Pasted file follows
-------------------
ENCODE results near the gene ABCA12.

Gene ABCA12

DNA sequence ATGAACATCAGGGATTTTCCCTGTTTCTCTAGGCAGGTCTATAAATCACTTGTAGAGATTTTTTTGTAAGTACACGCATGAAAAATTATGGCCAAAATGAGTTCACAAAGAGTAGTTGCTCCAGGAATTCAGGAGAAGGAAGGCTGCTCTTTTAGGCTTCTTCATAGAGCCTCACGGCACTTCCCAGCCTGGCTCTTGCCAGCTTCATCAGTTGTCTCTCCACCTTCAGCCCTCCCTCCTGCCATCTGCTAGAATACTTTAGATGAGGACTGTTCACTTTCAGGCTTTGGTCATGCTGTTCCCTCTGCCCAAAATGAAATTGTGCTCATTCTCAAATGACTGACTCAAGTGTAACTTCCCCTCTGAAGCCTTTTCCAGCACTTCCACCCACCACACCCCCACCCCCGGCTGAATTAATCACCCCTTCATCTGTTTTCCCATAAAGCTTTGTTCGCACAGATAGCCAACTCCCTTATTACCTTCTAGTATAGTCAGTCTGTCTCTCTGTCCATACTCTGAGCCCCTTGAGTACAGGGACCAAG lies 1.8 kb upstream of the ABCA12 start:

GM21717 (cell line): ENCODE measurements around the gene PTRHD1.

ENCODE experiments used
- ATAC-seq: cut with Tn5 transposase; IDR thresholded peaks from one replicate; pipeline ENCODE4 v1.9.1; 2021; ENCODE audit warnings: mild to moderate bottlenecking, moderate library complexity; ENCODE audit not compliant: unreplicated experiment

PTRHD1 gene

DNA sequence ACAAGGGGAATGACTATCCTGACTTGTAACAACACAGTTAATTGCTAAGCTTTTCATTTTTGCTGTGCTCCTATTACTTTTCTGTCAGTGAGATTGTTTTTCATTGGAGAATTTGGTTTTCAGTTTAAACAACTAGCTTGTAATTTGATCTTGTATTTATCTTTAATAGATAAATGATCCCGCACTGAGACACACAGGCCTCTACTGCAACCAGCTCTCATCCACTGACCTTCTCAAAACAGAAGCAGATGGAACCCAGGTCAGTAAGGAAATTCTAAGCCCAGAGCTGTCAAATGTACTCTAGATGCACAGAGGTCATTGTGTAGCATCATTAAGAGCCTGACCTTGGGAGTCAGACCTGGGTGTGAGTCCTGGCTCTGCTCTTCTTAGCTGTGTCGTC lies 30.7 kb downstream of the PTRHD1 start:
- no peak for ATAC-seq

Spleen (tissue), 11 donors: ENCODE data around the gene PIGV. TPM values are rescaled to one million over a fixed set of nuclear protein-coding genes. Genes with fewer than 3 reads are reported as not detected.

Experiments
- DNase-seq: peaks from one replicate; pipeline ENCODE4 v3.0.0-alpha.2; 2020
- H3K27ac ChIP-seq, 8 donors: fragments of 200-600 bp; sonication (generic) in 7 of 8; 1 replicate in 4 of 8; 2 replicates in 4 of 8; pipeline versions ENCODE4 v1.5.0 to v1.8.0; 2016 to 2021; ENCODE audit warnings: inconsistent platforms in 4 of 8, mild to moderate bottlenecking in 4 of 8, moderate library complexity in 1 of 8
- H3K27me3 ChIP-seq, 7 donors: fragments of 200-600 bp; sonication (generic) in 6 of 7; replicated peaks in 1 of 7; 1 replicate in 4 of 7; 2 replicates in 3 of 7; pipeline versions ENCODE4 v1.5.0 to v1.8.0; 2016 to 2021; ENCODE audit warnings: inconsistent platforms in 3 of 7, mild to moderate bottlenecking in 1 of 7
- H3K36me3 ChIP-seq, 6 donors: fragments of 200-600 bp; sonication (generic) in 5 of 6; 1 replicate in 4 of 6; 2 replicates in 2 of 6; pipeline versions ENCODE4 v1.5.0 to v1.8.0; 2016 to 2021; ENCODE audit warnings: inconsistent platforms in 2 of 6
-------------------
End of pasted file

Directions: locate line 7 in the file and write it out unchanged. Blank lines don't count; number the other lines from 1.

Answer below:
PTRHD1 gene